The result of the National Assembly election declared by the Independent National Electoral Commission on Tuesday has pushed the opposition All Progressives Congress to the majority status in the 109 membership Senate.
Before the election, the Peoples Democratic Party enjoyed the majority status in the red chamber with 64 members while the APC has 41. Other parties, like the Labour Party, the Accord Party and the Social Democratic Party, shared the remaining five seats.
The APC will now have 64 senators; the PDP, 45; and the Labour Party, one.
The development, our correspondent observed, will obviously alter the configuration of the Senate leadership in the 8th Senate which would be inaugurated in June this year, because the opposition APC which is currently in the minority, would constitute the principal officers.
For instance, the current Senate President, David Mark who is returning to the Senate for the fifth time, will lose his seat to an APC member while the change in gear will also affect other principal officers like the Deputy Senate President, Senate Leader, Deputy Senate Leader, Chief Whip; and Deputy Chief Whip.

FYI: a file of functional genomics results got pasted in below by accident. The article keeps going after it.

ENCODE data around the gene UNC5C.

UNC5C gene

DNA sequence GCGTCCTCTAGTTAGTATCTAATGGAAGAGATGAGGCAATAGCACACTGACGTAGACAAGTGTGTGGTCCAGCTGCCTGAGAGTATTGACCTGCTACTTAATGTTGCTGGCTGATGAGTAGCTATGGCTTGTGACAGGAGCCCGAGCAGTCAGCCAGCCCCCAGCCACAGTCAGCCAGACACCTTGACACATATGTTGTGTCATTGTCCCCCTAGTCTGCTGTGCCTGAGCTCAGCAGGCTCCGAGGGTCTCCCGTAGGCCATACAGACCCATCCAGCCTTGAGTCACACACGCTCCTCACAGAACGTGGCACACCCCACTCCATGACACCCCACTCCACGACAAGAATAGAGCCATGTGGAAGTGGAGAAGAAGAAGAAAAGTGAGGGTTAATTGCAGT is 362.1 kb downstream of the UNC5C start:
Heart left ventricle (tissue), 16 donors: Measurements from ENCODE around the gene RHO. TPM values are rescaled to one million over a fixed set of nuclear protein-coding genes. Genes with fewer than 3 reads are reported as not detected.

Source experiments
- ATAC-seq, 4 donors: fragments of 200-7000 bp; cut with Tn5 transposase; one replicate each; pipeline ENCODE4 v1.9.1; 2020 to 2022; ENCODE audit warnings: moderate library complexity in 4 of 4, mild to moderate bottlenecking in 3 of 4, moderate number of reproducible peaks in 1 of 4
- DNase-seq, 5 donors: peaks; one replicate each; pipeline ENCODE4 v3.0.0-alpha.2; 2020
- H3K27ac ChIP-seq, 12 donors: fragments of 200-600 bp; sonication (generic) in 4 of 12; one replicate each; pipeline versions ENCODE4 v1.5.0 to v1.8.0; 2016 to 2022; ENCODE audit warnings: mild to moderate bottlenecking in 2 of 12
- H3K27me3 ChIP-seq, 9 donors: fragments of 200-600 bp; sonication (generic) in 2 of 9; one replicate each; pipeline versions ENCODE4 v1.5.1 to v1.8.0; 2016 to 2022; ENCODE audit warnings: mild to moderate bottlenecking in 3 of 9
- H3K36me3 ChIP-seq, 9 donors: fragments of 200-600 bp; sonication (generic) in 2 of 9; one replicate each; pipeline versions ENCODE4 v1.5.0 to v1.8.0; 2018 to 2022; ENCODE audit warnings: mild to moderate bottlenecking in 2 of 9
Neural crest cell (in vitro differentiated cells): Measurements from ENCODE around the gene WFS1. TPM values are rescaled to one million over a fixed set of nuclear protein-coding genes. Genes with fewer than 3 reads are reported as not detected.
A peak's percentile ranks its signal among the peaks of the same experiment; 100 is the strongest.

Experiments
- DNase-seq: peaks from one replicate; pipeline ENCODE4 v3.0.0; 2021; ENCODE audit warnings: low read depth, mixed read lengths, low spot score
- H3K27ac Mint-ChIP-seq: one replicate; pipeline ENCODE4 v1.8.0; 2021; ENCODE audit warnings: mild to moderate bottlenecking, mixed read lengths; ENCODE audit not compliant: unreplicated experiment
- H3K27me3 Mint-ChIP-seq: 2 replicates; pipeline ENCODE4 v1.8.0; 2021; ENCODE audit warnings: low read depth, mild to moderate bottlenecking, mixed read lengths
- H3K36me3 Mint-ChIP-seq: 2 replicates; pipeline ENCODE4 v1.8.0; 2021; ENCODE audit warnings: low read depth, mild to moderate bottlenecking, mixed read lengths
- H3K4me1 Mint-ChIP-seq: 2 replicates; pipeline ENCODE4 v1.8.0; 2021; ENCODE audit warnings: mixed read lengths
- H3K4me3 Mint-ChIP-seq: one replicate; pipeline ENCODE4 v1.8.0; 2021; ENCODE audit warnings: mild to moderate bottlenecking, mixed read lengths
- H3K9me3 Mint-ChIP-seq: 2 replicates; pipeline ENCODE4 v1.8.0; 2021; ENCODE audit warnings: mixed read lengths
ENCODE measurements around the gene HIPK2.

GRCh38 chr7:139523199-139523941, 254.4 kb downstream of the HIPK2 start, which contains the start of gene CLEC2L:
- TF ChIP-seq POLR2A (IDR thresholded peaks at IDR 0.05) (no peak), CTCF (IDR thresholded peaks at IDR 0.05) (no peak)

Apart from Mark and his deputy, Ike Ekweremadu who won the election to return to the Senate, other principal officers like the Senate Leader, Victor Ndoma -Egba; his deputy, Abdul Ningi; Chief Whip, Bello Gwarzo; and his deputy, Hosea Agboola, all lost their bid to return.
The current configuration is set to automatically transform the status of the APC members, especially the principal officers from minority to the majority.
For instance, the Minority Leader, Senator George Akume, according to sources, may likely emerge the new senate president, although some of his colleagues believed that another ranking senator should be elected since Mark, his kinsman from Benue man, would be relinquishing the seat after eight years.